SunTrust Bank does not see the Labor Department's fiduciary rule having a meaningful impact on its wealth management business.
"I think this is in the highly manageable category," the bank's chairman and CEO, William H. Rogers Jr., said during its earnings call on Friday.
The team has been thinking about the rule for a long time in terms of structural changes and being ready and is now "diving through" the voluminous new order, he said.
"We've been fiduciaries for over 100 years. It's a concept that we're certainly comfortable with," he said. Rogers described any potential impact of the new rule as marginal and noted that it might also offer opportunity.
"I don't think this is going to be a big story in terms of a change in direction of our private wealth business," he said.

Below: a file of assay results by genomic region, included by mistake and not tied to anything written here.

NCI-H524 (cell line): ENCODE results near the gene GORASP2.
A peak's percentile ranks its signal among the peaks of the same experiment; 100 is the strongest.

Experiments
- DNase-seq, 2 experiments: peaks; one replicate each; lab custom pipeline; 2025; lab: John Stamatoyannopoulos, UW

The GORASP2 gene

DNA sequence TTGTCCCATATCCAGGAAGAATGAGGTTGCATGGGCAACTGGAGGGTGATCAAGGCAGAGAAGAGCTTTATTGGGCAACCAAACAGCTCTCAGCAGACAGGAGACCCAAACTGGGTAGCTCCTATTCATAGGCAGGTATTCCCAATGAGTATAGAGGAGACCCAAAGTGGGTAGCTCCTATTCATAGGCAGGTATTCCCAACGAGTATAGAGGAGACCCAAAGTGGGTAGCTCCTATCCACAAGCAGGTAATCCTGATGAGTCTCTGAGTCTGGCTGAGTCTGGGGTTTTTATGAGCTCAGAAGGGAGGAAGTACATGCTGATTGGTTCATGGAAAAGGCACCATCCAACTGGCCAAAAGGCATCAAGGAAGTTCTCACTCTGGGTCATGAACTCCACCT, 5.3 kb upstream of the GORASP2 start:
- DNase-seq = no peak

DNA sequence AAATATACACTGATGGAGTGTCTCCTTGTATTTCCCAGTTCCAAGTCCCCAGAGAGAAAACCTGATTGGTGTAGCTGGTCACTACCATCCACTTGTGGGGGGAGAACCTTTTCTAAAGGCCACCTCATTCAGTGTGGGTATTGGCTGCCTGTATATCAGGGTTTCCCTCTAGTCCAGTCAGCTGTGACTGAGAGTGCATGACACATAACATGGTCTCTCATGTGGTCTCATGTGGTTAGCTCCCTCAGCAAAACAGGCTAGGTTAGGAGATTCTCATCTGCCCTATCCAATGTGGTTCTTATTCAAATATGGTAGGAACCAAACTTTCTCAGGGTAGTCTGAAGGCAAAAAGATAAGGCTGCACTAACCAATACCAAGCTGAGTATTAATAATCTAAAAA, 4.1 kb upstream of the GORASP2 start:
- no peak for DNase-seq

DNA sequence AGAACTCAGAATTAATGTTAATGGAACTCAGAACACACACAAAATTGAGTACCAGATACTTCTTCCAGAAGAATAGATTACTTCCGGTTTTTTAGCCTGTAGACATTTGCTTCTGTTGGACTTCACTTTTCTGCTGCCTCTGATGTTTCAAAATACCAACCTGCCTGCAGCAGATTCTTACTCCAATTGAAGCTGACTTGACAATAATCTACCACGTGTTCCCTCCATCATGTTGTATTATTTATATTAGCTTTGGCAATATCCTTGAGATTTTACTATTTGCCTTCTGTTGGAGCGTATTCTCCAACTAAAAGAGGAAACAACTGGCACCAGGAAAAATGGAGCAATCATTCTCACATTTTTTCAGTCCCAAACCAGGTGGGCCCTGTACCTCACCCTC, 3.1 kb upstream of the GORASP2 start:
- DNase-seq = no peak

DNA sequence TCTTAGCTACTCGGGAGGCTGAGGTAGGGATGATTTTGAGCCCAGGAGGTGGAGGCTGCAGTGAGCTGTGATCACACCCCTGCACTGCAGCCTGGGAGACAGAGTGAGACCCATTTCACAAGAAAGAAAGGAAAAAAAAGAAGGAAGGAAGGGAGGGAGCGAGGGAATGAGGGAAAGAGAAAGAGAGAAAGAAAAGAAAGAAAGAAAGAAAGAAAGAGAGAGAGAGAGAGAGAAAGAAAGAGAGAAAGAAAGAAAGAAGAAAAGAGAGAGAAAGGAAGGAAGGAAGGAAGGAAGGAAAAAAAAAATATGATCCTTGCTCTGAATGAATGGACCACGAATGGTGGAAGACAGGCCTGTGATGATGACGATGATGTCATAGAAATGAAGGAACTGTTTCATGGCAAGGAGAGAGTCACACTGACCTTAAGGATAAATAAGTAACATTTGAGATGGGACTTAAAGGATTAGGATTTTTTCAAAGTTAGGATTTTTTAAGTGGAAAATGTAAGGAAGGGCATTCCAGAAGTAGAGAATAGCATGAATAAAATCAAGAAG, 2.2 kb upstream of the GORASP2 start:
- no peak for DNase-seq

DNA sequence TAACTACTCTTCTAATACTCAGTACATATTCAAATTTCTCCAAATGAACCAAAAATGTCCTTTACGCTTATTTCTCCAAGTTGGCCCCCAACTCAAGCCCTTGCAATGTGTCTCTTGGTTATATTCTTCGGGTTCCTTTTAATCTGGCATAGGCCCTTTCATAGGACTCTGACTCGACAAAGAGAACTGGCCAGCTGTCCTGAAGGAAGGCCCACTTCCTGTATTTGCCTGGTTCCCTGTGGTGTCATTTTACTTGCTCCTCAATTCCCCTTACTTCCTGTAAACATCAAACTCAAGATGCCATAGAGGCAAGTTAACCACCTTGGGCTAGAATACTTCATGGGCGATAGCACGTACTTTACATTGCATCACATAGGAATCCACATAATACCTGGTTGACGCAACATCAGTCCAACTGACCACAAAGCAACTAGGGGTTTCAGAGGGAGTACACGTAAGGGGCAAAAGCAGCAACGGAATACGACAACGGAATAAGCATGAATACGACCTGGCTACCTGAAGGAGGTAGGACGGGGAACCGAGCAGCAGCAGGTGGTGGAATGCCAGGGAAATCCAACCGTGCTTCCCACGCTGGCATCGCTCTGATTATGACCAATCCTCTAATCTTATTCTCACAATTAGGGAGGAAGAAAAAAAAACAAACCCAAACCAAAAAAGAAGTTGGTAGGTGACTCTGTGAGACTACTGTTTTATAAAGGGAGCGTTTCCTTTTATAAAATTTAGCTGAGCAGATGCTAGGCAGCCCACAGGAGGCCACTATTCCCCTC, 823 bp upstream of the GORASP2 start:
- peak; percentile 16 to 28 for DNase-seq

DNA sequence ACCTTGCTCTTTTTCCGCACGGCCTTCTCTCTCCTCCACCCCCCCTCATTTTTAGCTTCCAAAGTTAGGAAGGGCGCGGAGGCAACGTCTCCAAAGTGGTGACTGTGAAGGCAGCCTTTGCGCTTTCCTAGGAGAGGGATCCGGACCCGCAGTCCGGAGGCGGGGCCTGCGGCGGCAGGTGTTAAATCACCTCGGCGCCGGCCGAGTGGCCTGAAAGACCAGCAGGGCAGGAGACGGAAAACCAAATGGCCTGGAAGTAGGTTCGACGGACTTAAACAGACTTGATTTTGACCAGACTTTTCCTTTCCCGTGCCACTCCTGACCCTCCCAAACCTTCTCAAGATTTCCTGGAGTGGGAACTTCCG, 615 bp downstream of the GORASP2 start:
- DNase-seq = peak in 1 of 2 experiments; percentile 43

SunTrust's wealth management business has been lagging, according to the bank's latest financial results. First-quarter revenue from both its trust and brokerage services units were down year-over-year, particularly the trust business, which fell 11%.
The bank's CFO, Aleem Gillani, attributed the weak performance to challenging market conditions. "Our wealth management-related revenue streams have been pressured by market volatility and lower assets under management," he said during the call.
- Trust, Brokerage Revenue Tumbles at SunTrust
- Advisor Sues SunTrust for Defamation
- Will Fiduciary Rule Spur New Lawsuits Against Advisors?
- Fiduciary Rule May Spur New Industry Consolidation
Register or login for access to this item and much more
All Bank Investment Consultant content is archived after seven days.
Community members receive:
- All recent and archived articles
- Conference offers and updates
- A full menu of enewsletter options
- Web seminars, white papers, ebooks
Already have an account? Log In
Don't have an account? Register for Free Unlimited Access